|European Case Law Identifier:||ECLI:EP:BA:1993:T094692.19930901|
|Date of decision:||01 September 1993|
|Case number:||T 0946/92|
|IPC class:||C07F 3/02|
|Language of proceedings:||EN|
|Download and more information:||
|Title of application:||Hydrocarbon soluble dialkylmagnesium composition|
|Applicant name:||Texas Alkyls Inc.|
|Opponent name:||Witco GmbH Gewerblicher Rechtsschutz|
|Relevant legal provisions:||
|Keywords:||Inventive step (no) - clear incentive in prior art|
Summary of Facts and Submissions
I. European patent No. 0 119 865 in respect of European patent application No. 84 301 880.5, which was filed on 20 March 1984, was granted on 2 November 1988 (cf. Bulletin 88/44) on the basis of eight claims. Independent Claims 1 and 6 read as follows:
"1. A hydrocarbon solution characterised in that it comprises:
(c) at least one further dialkylmagnesium compound in which the alkyl groups are straight-chain containing from 5 to 15 carbon atoms; and
(d) a solvent selected from aliphatic, cycloaliphatic and aromatic hydrocarbons containing from 5 to 20 carbon atoms; components (a), (b) and (c) being present in respective molar amounts of: from 70 to 93 mole percent of di(n-butyl)magnesium; from 2 to 20 mole percent of diethylmagnesium; and from 5 to 25 mole percent of component (c).
6. A process for the production of a hydrocarbon solution as claimed in any of Claims 1 to 5 characterised in that it comprises:
(a) reacting, in the presence of a hydrocarbon solvent, magnesium metal with an alkyl halide in which the alkyl group is a straight-chain alkyl having from 5 to 15 carbon atoms;
(b) either simultaneously with step (a) or subsequent thereto, reacting, in the presence of the solvent of step (a), further magnesium metal with an n- butyl halide;
(c) either simultaneously with step (a) and/or step (b) or subsequent thereto, reacting with further magnesium metal, an ethyl halide forming a mixture of a hydrocarbon solution containing dialkyl- magnesium compounds and undissolved solids; and
(d) separating the hydrocarbon solution from the undissolved solids; all steps being conducted in a substantial absence of both moisture and oxygen."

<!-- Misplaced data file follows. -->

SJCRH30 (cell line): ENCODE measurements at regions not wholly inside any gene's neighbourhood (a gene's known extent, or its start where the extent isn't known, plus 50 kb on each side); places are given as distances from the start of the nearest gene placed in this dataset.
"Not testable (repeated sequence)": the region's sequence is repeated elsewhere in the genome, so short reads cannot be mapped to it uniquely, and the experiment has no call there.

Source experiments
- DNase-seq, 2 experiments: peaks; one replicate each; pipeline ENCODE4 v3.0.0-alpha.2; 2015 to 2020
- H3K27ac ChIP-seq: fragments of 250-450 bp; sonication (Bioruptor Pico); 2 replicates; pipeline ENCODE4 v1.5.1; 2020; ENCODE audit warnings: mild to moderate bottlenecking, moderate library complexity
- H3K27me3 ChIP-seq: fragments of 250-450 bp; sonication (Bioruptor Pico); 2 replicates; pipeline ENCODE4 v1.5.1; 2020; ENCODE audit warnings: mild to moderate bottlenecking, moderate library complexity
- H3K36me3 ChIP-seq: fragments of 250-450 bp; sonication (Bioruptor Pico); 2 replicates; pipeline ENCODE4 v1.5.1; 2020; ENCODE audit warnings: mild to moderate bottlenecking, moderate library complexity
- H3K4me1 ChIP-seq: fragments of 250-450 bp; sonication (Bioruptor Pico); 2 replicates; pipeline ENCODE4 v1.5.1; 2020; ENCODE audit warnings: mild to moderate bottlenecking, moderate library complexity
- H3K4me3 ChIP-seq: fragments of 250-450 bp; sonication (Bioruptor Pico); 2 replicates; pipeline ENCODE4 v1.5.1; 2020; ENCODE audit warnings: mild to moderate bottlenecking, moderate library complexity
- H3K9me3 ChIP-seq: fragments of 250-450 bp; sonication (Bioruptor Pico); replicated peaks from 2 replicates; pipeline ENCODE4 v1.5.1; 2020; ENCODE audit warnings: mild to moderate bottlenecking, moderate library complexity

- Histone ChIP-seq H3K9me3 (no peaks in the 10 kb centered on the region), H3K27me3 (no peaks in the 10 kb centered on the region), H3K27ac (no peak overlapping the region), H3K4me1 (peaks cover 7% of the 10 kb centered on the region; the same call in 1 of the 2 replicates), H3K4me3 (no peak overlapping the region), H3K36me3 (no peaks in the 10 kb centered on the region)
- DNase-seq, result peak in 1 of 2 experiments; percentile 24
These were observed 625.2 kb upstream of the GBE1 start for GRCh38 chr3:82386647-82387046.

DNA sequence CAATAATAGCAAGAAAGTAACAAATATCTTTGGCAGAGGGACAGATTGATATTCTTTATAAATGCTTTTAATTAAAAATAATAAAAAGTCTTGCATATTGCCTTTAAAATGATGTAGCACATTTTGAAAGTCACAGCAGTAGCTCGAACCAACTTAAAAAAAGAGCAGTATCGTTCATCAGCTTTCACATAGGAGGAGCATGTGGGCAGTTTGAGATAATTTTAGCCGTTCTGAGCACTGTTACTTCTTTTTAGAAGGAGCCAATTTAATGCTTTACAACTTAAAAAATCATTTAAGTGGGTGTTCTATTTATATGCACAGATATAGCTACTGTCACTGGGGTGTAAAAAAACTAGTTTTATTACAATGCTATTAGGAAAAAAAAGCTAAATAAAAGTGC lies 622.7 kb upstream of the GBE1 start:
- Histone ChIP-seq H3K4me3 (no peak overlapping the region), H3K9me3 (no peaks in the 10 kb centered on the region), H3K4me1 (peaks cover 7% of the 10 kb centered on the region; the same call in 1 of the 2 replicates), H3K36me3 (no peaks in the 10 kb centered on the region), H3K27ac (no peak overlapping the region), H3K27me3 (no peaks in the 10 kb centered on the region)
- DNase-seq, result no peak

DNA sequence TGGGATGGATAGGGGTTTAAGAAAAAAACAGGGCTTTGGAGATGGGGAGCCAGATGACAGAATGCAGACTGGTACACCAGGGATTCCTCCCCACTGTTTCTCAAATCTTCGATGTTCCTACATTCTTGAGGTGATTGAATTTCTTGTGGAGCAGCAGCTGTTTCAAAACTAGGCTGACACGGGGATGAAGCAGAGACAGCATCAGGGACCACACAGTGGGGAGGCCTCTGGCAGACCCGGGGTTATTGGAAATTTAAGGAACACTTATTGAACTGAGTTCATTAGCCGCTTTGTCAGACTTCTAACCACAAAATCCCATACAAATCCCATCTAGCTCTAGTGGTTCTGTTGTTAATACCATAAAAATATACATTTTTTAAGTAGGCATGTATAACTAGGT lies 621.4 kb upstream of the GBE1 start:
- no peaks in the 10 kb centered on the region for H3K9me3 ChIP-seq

II. A notice of opposition, which was filed on 13 July 1989, requested the revocation of the patent on that its subject-matter did not involve an inventive step. The opposition was supported by, inter alia, the following document:
(2) US-A-4 127 507.
III. By a decision delivered orally on 23 June 1992, with written reasons being issued on 13 August 1992, the Opposition Division rejected the opposition. The Opposition Division considered that, in the light of the closest prior art as represented by document (2), the technical problem underlying the disputed patent was to provide a hydrocarbon soluble dialkylmagnesium composition with a high magnesium content. The Opposition Division held that an increase in yield of soluble magnesium alkyl obtained by the addition of n- hexyl chloride was not to be expected. Therefore, the proposed solution to the said technical problem was not obvious.
IV. An appeal was lodged against the decision on 15 October 1992 with payment of the prescribed fee. In his Statement of Grounds of Appeal filed on 18 December 1992, the Appellant contended that the Opposition Division's conclusion that the passage on page 3, lines 23 to 25 of the disputed patent stating that it is known that alkylmagnesium compounds containing either branched-chain alkyl groups or straight-chain alkyl groups of five carbon atoms or more are effective as solubilising agent is internal state of the art was wrong since a similar passage occurred in column 3, lines 14 to 29 of US-A-4 207 207 (document (5)). Therefore, the Appellant argued that the alleged invention merely involved the application of this known solubilising effect of long chain dialkylmagnesium compounds to the butyl-ethylmagnesium system of document (2).